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Universities defy no-fees rule by requiring 'gifts' from students

PART-TIME study may be a thing of the past at Slovak universities unless a recent change to the country's Universities Law is overturned, say university presidents.
Amendments made to the law in April, pushed through by former Education Minister Milan Ftáčnik, outlawed the practice of charging part-time university students fees. The change, the minister said, was in line with Slovakia's guarantee of free university education for every student admitted.
The authors of the law reasoned that a university student can cost his or her family as much as Sk4,000 ($90) a month to support, money which poorer families can already ill afford without the added burden of fees.

PART-TIME study may be a thing of the past at Slovak universities unless a recent change to the country's Universities Law is overturned, say university presidents.

Amendments made to the law in April, pushed through by former Education Minister Milan Ftáčnik, outlawed the practice of charging part-time university students fees. The change, the minister said, was in line with Slovakia's guarantee of free university education for every student admitted.

The authors of the law reasoned that a university student can cost his or her family as much as Sk4,000 ($90) a month to support, money which poorer families can already ill afford without the added burden of fees.

However, Slovakia's cash-strapped universities counter that the fee-free rule means they will no longer have the money to offer part-time courses, depriving as many as 30,000 students of the opportunity to study. In the 2001-02 academic year, Slovak universities accepted 13,000 new part-time students, while they regularly turn away as much as 75 per cent of applicants for full-time study because of a shortage of space.

While the ministry remains obdurate, some universities are trying to continue their part-time programmes through alternative ways of getting money from their students.

The law faculty at Trnava University, for example has established the Fakultas Nova foundation, which collects money from students as a condition for accepting them to part-time study programmes - a step that has sparked protests among students who say the amended law guarantees them free university education.

By donating Sk200,000 ($4,500) to Fakultas Nova, students can assure themselves of five years of part-time study. Fakultas Nova now runs part-time studies at the faculty.

"Even if they don't sign the contracts, they still have the door open and we look for ways of educating them even in our difficult financial position," said Jozef Prusák, dean of the faculty.

"The law does not prohibit the universities from accepting gifts, but in this case, the question is whether the university makes study conditional on a payment," said Ftáčnik, who left his ministerial post in early spring to join the start-up leftist party Social Democratic Alliance (SDA).

The law faculty at Bratislava's Commenius University has also taken an alternative step to ensuring the survival of its part-time study programmes.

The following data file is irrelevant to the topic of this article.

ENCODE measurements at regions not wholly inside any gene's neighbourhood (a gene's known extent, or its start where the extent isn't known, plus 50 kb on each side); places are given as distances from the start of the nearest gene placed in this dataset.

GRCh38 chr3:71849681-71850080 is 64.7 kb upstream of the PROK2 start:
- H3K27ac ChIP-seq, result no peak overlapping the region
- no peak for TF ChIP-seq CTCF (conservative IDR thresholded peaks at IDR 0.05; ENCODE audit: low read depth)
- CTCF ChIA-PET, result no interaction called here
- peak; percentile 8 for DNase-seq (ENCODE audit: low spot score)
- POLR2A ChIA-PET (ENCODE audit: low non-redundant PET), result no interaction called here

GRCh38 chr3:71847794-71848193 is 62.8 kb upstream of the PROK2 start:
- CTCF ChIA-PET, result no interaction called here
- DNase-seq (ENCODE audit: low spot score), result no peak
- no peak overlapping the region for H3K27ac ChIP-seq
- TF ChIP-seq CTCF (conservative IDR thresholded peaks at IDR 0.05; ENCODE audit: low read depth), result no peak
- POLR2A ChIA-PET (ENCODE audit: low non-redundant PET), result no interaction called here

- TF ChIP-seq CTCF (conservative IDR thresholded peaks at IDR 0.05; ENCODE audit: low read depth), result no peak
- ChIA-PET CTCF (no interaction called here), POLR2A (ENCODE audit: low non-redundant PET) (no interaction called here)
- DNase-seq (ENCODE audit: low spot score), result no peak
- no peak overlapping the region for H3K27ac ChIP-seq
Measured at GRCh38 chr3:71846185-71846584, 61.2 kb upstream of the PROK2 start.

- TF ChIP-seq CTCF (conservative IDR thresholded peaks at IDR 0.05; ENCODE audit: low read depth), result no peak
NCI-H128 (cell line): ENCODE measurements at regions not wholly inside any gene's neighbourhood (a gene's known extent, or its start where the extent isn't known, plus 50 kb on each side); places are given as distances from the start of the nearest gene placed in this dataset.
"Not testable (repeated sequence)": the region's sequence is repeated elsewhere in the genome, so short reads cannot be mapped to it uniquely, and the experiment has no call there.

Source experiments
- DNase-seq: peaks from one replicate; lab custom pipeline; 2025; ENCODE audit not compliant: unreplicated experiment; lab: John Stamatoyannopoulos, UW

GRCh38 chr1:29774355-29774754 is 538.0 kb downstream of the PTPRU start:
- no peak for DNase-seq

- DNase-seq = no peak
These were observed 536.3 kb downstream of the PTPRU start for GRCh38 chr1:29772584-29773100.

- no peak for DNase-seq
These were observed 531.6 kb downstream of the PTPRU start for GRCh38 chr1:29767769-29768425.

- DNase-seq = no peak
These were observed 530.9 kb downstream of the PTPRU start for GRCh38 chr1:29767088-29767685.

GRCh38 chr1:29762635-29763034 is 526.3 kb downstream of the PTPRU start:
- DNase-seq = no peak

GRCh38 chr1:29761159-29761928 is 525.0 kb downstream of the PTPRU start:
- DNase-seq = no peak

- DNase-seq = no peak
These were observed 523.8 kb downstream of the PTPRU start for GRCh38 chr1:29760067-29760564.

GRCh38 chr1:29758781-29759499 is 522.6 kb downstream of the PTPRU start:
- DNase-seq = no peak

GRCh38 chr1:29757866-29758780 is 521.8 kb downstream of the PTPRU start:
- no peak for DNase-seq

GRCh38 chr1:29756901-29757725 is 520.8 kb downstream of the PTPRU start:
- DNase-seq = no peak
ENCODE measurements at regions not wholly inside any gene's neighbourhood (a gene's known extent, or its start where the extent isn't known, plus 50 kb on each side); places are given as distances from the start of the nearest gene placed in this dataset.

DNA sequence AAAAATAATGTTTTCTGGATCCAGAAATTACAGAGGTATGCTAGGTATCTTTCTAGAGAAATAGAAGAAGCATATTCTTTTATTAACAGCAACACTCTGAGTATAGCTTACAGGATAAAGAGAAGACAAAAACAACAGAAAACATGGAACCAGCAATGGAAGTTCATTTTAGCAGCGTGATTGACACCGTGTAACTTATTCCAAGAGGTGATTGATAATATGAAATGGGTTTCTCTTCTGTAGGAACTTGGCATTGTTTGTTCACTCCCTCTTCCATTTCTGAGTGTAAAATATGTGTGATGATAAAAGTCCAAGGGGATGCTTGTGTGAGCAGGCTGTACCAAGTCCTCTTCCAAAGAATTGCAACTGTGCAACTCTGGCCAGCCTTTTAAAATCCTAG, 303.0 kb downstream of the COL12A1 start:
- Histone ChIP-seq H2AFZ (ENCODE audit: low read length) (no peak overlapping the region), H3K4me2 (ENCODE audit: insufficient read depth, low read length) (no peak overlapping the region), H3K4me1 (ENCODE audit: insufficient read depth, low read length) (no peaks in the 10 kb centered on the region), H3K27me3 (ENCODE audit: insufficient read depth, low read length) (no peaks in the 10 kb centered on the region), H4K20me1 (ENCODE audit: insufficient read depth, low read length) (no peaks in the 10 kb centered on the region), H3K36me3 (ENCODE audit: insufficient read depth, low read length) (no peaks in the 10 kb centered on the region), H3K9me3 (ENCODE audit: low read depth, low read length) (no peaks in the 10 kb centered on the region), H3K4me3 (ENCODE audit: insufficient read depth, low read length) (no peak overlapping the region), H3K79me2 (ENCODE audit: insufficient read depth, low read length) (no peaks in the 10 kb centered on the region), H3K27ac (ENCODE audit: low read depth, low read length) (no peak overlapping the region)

"The fees will be paid as before, but will arrive as an organisational-technical provision for study. From this money, organisations which run our bachelor's programme give some part of it in the form of a gift to the faculty, which is completely legal," said Mojmír Mamojka, dean of Law Faculty of Comenius University and a parliamentary candidate for the opposition splinter HZD party.

However, the Education Ministry maintains that such steps are illegal, and says the universities are heading for another showdown.

"If a university conditions registration of students on any kind of fee, it is a clear breach of the law," said Peter Mederly, director of the universities section at the ministry.

"If any organisation claims a gift or fee is necessary to study at university, students can ignore it," added Mederly.

While still in office, Ftáčnik said that universities defying the new law would face sanctions by the ministry.

"If universities [implement fees], the ministry will have to levy consequences against them. We only have economic tools, so the consequences will be economic. I also expect that students will not tolerate the enforcement of financial contributions, and that if something like this happens, they will notify the ministry," said Ftáčnik.

Given the continuing standoff, the future of part-time study in Slovakia remains cloudy.

While some universities say they will continue requiring money from their part-time students, others say they are ready to close their schools over the weekends, when many part-time classes are normally held, while Matej Bel University in Banská Bystrica has already cancelled its part-time study programme altogether.

"Our decision affects approximately 1,700 students," said Matej Bel President Milan Murgaš.

Milan Dado, head of the Slovak Conference of University Presidents, said "we consider fee-free education unsustainable in the long term."

While the government has promised universities another Sk50 million this school year, school heads say this is far from enough, and the Education Ministry maintains that another Sk64 million is needed.

Ftáčnik said while in office that he could save part-time studies "only by writing funding into a budget proposal for the year 2003. We cannot do more."

However, as that budget will need to be approved by the next government, universities say that the necessary funding to assure free education for the current number of students is not guaranteed.

"We expect that we will have to return to the issue of paying for part-time studies," said Dado.

"I expect that there will be another change to new Universities Law," agreed Milan Botík, director of Centre for Lifelong Education at Trnava University.

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